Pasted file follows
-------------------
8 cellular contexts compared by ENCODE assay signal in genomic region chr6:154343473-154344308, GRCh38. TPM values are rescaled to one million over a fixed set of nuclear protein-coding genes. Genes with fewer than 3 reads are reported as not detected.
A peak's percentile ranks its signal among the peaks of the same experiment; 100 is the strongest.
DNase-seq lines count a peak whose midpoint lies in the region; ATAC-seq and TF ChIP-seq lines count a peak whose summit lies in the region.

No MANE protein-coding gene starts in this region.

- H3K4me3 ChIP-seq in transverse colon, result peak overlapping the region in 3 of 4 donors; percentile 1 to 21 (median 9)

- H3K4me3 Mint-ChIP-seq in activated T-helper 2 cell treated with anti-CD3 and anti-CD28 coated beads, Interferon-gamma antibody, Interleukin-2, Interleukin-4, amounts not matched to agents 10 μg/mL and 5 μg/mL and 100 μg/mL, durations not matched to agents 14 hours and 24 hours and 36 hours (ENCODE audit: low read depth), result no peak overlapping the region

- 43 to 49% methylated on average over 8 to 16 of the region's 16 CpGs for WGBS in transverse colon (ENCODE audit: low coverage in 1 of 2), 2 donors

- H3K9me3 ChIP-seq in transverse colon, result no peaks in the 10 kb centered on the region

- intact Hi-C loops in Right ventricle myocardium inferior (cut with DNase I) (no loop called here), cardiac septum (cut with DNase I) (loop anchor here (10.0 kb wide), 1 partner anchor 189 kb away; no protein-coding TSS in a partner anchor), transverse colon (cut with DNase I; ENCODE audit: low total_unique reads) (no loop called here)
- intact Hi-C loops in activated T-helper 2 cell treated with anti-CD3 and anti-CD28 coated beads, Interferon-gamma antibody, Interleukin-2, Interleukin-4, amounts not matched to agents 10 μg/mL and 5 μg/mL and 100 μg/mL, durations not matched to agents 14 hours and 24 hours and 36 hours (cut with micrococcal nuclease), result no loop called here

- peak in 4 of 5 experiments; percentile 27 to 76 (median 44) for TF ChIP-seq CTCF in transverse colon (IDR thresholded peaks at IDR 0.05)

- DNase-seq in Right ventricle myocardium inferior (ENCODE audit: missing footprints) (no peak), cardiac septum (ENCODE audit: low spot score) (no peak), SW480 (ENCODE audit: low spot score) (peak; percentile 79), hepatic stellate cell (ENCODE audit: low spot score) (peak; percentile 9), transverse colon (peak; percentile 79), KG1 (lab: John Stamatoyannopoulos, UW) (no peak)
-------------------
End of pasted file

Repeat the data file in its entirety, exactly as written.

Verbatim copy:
8 cellular contexts compared by ENCODE assay signal in genomic region chr6:154343473-154344308, GRCh38. TPM values are rescaled to one million over a fixed set of nuclear protein-coding genes. Genes with fewer than 3 reads are reported as not detected.
A peak's percentile ranks its signal among the peaks of the same experiment; 100 is the strongest.
DNase-seq lines count a peak whose midpoint lies in the region; ATAC-seq and TF ChIP-seq lines count a peak whose summit lies in the region.

No MANE protein-coding gene starts in this region.

- H3K4me3 ChIP-seq in transverse colon, result peak overlapping the region in 3 of 4 donors; percentile 1 to 21 (median 9)

- H3K4me3 Mint-ChIP-seq in activated T-helper 2 cell treated with anti-CD3 and anti-CD28 coated beads, Interferon-gamma antibody, Interleukin-2, Interleukin-4, amounts not matched to agents 10 μg/mL and 5 μg/mL and 100 μg/mL, durations not matched to agents 14 hours and 24 hours and 36 hours (ENCODE audit: low read depth), result no peak overlapping the region

- 43 to 49% methylated on average over 8 to 16 of the region's 16 CpGs for WGBS in transverse colon (ENCODE audit: low coverage in 1 of 2), 2 donors

- H3K9me3 ChIP-seq in transverse colon, result no peaks in the 10 kb centered on the region

- intact Hi-C loops in Right ventricle myocardium inferior (cut with DNase I) (no loop called here), cardiac septum (cut with DNase I) (loop anchor here (10.0 kb wide), 1 partner anchor 189 kb away; no protein-coding TSS in a partner anchor), transverse colon (cut with DNase I; ENCODE audit: low total_unique reads) (no loop called here)
- intact Hi-C loops in activated T-helper 2 cell treated with anti-CD3 and anti-CD28 coated beads, Interferon-gamma antibody, Interleukin-2, Interleukin-4, amounts not matched to agents 10 μg/mL and 5 μg/mL and 100 μg/mL, durations not matched to agents 14 hours and 24 hours and 36 hours (cut with micrococcal nuclease), result no loop called here

- peak in 4 of 5 experiments; percentile 27 to 76 (median 44) for TF ChIP-seq CTCF in transverse colon (IDR thresholded peaks at IDR 0.05)

- DNase-seq in Right ventricle myocardium inferior (ENCODE audit: missing footprints) (no peak), cardiac septum (ENCODE audit: low spot score) (no peak), SW480 (ENCODE audit: low spot score) (peak; percentile 79), hepatic stellate cell (ENCODE audit: low spot score) (peak; percentile 9), transverse colon (peak; percentile 79), KG1 (lab: John Stamatoyannopoulos, UW) (no peak)